Regardless of when the cyanobacteria appeared, it is widely accepted that they comprised the predominant form of life on early earth for some two billion years, and were responsible for the creation of earth's atmospheric oxygen, consuming CO2 and releasing O2 by photosynthetic metabolism. Creation of the modern atmosphere is, of course, perhaps the most critical event in geological history that powered the Cambrian Explosion and subsequent evolution of the aerobic forms of life, including all animals (Ohno, 1997).

Microbial Mats to Stromatolitic Structures

Precambrian stromatolitic reef.During Precambrian times, bacterial mats formed extensive platforms for trapping and cementing sediment. For photosynthetic bacteria, depletion of carbon dioxide in the surrounding water could cause precipitation of calcium carbonate adding to grains of sediment that were then trapped within the sticky layers of mucilage (that the cyanobacteria formed as a film providing protection from ultraviolet radiation). Precipitants and sediments together formed stromatolitic layers that grew one upon another, with the living baterial colonies occupying the uppermost layer. Cyanobacteria are also capable of directly precipitating calcium carbonate with minimal incorporation of sediment within the structure. The bacteria could repeatedly re-colonize the growing, hard sedimentary platform, forming layer upon layer in a cyclic repetitive process. The resulting successive layering can assume a myriad of shapes dependent upon microorganism and environment, and if left undisturbed by forces of nature could form huge domes and flat laminar structures that grew upward toward the life-sustaining rays of the sun.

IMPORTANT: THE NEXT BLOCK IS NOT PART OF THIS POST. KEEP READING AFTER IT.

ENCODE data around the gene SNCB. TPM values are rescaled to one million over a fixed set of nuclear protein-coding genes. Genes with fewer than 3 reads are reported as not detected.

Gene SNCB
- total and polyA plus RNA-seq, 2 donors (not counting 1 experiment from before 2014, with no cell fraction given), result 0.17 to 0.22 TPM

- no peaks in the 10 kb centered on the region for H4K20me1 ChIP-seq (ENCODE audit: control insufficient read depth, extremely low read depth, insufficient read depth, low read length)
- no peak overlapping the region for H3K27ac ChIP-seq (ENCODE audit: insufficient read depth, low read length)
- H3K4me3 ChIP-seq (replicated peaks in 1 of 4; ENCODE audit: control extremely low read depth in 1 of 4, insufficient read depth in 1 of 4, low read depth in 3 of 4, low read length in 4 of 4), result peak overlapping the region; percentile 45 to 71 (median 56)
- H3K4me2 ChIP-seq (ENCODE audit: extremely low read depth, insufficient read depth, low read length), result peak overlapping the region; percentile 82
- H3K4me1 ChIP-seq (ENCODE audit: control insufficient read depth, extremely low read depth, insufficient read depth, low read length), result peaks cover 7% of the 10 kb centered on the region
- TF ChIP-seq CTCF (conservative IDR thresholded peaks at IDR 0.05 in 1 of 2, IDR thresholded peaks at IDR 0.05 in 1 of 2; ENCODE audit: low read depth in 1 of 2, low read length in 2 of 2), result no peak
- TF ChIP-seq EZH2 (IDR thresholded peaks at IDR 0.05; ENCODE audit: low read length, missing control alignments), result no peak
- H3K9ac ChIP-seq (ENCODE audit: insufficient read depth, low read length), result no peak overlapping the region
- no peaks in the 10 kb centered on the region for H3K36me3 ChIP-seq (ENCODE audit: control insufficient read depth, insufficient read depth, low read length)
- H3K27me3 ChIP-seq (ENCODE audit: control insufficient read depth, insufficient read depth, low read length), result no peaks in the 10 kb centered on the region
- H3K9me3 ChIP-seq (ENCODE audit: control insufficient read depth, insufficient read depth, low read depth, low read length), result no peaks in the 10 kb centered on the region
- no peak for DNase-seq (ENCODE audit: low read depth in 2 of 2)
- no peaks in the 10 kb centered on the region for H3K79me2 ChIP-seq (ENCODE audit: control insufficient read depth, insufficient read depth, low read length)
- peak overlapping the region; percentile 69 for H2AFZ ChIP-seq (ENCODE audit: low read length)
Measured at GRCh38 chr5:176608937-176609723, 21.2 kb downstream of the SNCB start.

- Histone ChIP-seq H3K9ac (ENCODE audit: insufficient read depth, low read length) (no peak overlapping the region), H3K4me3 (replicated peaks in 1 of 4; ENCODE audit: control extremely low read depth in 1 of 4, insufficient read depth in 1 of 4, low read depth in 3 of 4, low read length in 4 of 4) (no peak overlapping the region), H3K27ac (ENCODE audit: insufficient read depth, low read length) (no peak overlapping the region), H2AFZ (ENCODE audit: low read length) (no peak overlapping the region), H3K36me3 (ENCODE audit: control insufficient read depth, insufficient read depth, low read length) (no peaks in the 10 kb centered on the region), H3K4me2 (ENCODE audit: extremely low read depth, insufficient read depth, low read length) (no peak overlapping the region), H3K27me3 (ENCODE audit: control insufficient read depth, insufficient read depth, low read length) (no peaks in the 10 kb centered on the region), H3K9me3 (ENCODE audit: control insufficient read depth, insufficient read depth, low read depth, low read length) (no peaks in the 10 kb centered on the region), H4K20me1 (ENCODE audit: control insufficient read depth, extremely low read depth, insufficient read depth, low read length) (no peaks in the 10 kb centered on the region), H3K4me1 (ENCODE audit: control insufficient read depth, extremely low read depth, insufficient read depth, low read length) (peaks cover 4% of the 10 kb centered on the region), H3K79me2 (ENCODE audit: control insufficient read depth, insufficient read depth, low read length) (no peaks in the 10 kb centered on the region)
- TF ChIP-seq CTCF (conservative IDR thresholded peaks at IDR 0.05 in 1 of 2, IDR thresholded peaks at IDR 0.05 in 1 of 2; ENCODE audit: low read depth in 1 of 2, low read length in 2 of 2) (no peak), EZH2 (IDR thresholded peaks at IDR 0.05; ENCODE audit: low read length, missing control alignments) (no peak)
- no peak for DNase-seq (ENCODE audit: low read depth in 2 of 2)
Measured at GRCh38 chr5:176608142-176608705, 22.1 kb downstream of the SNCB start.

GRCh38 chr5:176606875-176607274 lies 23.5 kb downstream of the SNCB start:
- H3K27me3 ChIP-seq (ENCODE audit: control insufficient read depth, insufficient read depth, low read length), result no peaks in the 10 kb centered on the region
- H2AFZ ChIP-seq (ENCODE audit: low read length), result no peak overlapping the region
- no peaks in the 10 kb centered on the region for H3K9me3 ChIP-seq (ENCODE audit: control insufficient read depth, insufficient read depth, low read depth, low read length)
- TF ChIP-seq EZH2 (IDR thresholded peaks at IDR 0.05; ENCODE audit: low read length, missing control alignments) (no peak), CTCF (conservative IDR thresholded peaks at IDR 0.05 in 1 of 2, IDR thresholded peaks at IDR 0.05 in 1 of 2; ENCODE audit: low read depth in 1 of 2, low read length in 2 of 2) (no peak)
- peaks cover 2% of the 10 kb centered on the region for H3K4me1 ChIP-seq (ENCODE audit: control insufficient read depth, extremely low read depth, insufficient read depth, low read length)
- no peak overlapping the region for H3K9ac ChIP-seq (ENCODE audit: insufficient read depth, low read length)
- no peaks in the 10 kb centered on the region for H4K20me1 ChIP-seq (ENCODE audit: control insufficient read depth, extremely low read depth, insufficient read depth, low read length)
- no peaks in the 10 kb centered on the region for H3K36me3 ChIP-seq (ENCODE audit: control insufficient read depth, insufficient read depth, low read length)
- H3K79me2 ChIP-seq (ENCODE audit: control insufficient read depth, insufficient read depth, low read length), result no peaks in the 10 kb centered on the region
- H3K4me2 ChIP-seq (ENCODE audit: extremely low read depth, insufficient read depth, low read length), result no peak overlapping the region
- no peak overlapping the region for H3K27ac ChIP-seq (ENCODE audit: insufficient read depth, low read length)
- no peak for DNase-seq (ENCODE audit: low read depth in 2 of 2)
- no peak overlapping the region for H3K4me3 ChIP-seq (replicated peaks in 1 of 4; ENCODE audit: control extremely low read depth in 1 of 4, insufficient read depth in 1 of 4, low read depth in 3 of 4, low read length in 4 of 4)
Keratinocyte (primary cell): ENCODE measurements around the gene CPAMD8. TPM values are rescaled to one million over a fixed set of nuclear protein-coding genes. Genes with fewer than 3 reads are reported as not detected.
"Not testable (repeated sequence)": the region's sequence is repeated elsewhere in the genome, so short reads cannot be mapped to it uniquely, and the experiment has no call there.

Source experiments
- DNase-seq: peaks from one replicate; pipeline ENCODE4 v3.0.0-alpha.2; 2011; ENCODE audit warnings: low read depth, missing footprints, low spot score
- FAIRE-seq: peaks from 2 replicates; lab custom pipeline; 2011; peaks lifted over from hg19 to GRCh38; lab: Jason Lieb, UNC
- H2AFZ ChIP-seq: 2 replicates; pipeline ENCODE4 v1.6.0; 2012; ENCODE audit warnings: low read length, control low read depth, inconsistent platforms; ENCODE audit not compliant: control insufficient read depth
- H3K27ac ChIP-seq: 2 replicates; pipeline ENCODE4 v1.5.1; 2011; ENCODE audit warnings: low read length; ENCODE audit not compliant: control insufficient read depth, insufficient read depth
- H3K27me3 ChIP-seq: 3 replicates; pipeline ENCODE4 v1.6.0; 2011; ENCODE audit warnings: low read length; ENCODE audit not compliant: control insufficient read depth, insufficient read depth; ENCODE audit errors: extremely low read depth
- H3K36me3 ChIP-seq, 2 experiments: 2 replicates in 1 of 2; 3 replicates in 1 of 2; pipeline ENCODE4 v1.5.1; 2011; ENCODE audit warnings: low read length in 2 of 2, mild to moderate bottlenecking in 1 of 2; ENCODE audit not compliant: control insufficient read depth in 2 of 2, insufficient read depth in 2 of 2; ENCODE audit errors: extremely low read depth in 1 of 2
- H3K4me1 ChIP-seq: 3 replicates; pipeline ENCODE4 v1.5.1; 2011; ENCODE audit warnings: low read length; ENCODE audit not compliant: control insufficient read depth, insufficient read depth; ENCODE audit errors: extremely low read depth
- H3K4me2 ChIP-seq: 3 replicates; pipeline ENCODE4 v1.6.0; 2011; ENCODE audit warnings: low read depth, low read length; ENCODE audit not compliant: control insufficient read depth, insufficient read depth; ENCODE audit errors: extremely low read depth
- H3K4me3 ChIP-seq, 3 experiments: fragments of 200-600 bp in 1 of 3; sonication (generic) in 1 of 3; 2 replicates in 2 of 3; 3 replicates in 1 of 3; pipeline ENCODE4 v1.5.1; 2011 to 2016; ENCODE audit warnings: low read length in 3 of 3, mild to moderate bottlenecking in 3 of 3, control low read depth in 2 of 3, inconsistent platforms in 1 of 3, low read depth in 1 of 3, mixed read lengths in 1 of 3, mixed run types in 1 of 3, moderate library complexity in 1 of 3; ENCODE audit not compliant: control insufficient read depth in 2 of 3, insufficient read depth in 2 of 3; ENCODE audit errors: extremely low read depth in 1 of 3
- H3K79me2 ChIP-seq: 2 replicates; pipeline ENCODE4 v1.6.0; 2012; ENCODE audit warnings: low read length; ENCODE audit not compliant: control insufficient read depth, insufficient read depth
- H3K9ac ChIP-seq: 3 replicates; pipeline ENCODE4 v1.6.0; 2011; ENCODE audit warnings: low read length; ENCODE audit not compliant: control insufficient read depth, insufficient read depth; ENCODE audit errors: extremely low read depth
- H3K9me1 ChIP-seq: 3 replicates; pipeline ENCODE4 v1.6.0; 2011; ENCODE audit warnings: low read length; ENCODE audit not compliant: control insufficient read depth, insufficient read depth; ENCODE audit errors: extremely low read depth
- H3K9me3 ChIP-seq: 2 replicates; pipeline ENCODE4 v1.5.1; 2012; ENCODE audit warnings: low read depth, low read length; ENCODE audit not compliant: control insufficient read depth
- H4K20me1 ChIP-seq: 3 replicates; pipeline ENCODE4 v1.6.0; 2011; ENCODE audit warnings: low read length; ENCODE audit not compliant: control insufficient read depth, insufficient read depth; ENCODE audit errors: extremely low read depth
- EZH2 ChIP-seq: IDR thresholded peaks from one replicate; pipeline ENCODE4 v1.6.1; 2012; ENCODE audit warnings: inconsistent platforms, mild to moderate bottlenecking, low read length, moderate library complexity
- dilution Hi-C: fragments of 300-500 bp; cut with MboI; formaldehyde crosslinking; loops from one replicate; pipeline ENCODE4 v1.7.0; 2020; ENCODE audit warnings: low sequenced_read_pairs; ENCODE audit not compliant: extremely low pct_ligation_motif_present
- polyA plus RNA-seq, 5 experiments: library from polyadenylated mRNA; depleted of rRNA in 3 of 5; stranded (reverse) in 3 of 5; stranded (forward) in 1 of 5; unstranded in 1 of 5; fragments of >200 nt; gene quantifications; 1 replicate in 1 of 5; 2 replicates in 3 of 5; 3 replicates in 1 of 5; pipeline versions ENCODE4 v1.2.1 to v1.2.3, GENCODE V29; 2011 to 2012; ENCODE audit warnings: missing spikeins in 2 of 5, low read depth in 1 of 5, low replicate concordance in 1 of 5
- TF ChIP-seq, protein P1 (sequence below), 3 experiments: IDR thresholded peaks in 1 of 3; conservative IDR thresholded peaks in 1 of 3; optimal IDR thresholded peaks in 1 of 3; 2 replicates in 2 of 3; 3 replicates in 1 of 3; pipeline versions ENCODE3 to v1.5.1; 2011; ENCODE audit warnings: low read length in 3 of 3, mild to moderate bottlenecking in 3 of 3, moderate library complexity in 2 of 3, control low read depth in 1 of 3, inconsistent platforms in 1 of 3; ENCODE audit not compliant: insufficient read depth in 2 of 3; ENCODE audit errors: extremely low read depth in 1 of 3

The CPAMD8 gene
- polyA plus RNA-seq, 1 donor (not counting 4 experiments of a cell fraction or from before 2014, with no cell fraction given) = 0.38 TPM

Stromatolites are also variously described as being formed by algae that are, in turn, assumed to be plants; this description still persists in old textbooks and on the Internet, but is vary incorrect. It is a holdover from a time that cyanobacteria were thought to be algae (and were called blue-green algae) and from when algae were thought to be plants. Actually, cyanobacteria are prokaryotic bacteria (domain of life Eubacteria), and "genomic" science is sill debating whether eukaryotic, photosynthetic, and autotrophic algae are plants or deserve a distinctive phylogenetic grouping. Regardless, the eukaryotic algae did not appear until about 1.5 Ba, some 2 billion years after stromatolites significantly began forming. It is therefore likely that stromatolite formation by algae was not significant until the Phanerozoic, or possibly the Late Proterozoic.

Banded Iron Formations (BIFS)